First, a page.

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New Analysis Reveals How Transmission Planning and Cost Allocation Processes Are Inhibiting Wind and Solar Development

Alex Hobson's picture
Vice President of Communications, American Council on Renewable Energy (ACORE)

Alex Hobson is currently the Vice President of Communications at the American Council on Renewable Energy (ACORE). Previously, Alex served as the Senior Communications Manager for the Solar...

  • Member since 2015
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  • Mar 25, 2021

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A comprehensive review released today of regional and interregional transmission planning in the Great Plains, Midwest, and Mid-Atlantic shows how the current processes in and between regional transmission organizations (RTOs) are impeding the development of low-cost renewable power. 

The analysis from Concentric Energy Advisors, commissioned by the American Council on Renewable Energy (ACORE) as part of the Macro Grid Initiative in coordination with the American Clean Power Association and the Solar Energy Industries Association, identifies the primary deficiencies and potential solutions for greater renewable deployment in the Southwest Power Pool (SPP), Midcontinent Independent System Operator (MISO), and the PJM Interconnection (PJM).

“America’s transmission system is in need of a 21st century makeover if we’re going to have any shot at achieving the level of renewable deployment necessary to address our climate challenge,” said ACORE President and CEO Gregory Wetstone. “The current transmission planning processes in these regions are not working to deliver the affordable clean energy that states, businesses and consumers are demanding.”

Based on a series of interviews with key market participants and stakeholders in SPP, MISO, and PJM, the report concludes:

  1. "Centrally coordinated” planning at the interregional and RTO levels is needed to identify the geographic areas where untapped renewable energy resources exist and develop optimal and cost-efficient paths for transmission infrastructure development to deliver low-cost renewable resources to load centers.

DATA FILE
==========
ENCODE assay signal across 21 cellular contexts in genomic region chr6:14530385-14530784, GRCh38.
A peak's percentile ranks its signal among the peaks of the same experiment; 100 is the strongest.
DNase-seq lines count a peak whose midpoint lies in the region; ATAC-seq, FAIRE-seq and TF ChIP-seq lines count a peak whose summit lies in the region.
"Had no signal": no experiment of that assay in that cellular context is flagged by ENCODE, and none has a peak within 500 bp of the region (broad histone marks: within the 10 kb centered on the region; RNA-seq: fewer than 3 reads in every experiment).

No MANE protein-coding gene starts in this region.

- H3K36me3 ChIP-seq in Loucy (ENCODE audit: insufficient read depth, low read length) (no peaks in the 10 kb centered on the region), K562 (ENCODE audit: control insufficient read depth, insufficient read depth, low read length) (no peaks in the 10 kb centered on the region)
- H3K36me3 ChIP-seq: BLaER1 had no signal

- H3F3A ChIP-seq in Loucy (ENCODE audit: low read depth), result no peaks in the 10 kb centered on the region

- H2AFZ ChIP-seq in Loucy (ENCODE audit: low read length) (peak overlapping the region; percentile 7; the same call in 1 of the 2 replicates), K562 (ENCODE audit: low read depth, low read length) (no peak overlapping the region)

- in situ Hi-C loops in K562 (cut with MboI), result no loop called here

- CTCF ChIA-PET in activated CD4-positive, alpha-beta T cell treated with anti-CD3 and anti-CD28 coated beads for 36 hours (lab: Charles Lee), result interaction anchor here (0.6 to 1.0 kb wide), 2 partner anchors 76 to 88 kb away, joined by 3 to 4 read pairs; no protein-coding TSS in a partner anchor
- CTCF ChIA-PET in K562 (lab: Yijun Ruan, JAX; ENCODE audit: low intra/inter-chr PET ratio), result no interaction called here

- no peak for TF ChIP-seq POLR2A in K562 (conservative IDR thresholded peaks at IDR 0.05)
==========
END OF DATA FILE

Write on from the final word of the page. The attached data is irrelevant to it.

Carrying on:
2. Interregional transmission planning should rely on either a unified national interregional planning model or regional models that have sufficiently aligned planning objectives, assumptions, benefit metrics, and cost allocation methodologies to properly assess benefits and costs of interregional transmission projects.  
  3. Reasonable expectations of renewable resource expansion should be integrated into “Futures” assumptions in transmission planning studies. This should include reasonable forecasts for future storage, renewables, and gas generation additions, as well as fossil fuel plant retirements.
  4. Benefit metrics used to assess the comparable benefit of projects relative to their costs should be expanded and standardized across regions to the extent possible.
  5. Planning models and/or processes should better reflect the expected real-time operations and economic dispatch of generation resources.  
  6. Competitive processes would benefit from more coordinated planning where resource zones are identified, and infrastructure solutions that address optimal paths to market are solicited.
  7. Cost allocation for generator interconnection upgrades should be shared with load or other interconnecting generators based on a fair allocation of benefits.  

“The report identifies areas where transmission planning processes in SPP, MISO, and PJM could be upgraded to better integrate the significant amount of wind, solar, and battery storage projects under development,” said Julie Lieberman, Senior Project Manager, Concentric Energy Advisors and lead author of the report. “Our interview subjects were nearly unanimous in expressing the view that more centrally coordinated regional planning, and improved interregional planning, would help identify and implement transmission solutions that allow more low-cost renewable resources to come online.”


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